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Over the past year, Google has rolled out a number of updates to its privacy and security settings. The company introduced a redesign to the Search home page that makes some settings easier to find. There’s also a relatively new feature that automatically deletes some data Google collects, and it’s now being turned on by default for new account holders.
Google’s privacy and security settings can take a little explanation to understand and use effectively. Here’s a guide to the most important ones.
Turn Off the Master Privacy Control
If you’ve been feeling guilty about neglecting your diary, you can rest easy: With a setting called Web & App Activity turned on, Google keeps one for you.
You can see this data for yourself, with granular details about your activity on Google products such as Search, Chome, Android, and Google Assistant. This includes your whereabouts, websites you’ve visited, the apps you’ve used on your phone, and your search history, along with detailed time stamps for all this behavior.
The Web & App Activity control is the company’s most powerful privacy setting, and it does a lot more than you might think. Leave it on, and the company considers that consent to harness everything from your location data to your YouTube history. Web & App Activity even controls whether or not Google can use your credit card purchases to measure how well ads are working, as described in a 2018 Bloomberg article.
Unfortunately, the setting also has built-in repercussions for those who want to turn it off.
As Google warns when you switch the feature off, toggling the setting could make Google services “less personalized,” and it will disable certain useful features within products, including Maps and Google Assistant.
“That makes for a terrible user experience,” says Justin Brookman, director of privacy and technology policy for Consumer Reports. “It’s bad practice for them to lump all these settings together and disincentivize protecting your privacy.”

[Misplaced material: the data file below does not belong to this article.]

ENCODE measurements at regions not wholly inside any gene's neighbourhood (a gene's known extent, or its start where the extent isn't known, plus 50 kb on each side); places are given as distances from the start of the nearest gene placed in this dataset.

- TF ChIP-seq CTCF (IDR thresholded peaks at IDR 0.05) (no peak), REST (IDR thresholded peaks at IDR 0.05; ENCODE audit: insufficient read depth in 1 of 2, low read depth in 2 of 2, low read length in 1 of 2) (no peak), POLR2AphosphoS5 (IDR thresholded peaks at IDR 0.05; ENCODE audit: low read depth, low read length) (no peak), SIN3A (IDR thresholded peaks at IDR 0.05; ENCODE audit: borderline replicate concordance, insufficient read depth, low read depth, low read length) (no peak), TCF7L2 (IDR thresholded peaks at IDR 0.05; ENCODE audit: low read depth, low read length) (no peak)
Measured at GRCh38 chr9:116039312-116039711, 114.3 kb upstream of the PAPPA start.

According to Brookman, the privacy boost is still worth the trade-off, and you can always switch the setting back on if you need to.
To turn it off: From any Google website, click the icon in the top right (you’ll need to sign in first) > Manage your Google Account > Manage your data & personalization > If Web & App Activity is on, click on it > On the next screen, click the toggle, and hit Pause.
Turn Off Location History—for Real This Time
Google has a setting called Location History. The description once read: “With Location History off, the places you go are no longer stored. When you turn off Location History for your Google Account, it’s off for all devices associated with that Google Account.”
However, in August 2018, Google users learned that the company continued to collect location data regardless of how they adjusted that setting.
The company has now changed the language describing Location History and tells users that they really can stop location tracking by turning off Web & App Activity as well.
Yes, that’s the same master privacy control described above. Here are the directions to switch off both settings.
To turn it off: From any Google website, click the icon in the top right corner > Manage your Google Account > Manage your data & personalization > If Location History is on, click on it > On the next screen, click the toggle, and hit Pause. Then do the same for Web & App Activity.
Set It and Forget It—Or Delete Data Now
As described above, toggling the Web & App Activity setting makes for a significant privacy boost, but it will disable some functions on certain Google products.
If you want to leave the setting on, Google has a newer feature that will automatically delete some of the data the company collects after three or 18 months, depending on which option you pick. You can also opt to just erase the data manually.
Google has already extracted most if not all of the advertising value from the data by that point, so this isn’t an ironclad way to protect your privacy from the tech giant. But it’s better not to have personal information—like everything you’ve ever Googled—sitting on a corporate server.
After a recent update, this auto-delete feature is turned on by default when you create a new Google account.
Existing users, you’ll need to turn it on manually.
To delete your Web & App Activity automatically: From any Google website, click the icon in the top right corner > Google Account > Manage your data & personalization > Web & App Activity > Auto-delete.
To delete your Location History automatically: From any Google website, click the icon in the top right corner > Manage your Google Account > Manage your data & personalization > Location History > Auto-delete.
To delete your Web & App Activity manually: From any Google website, click the icon in the top right corner > Manage your Google Account > Manage your data & personalization > Web & App Activity > Manage Activity > Click the icon with three dots in the search bar > Delete activity by > Choose a time period to delete, or select All time.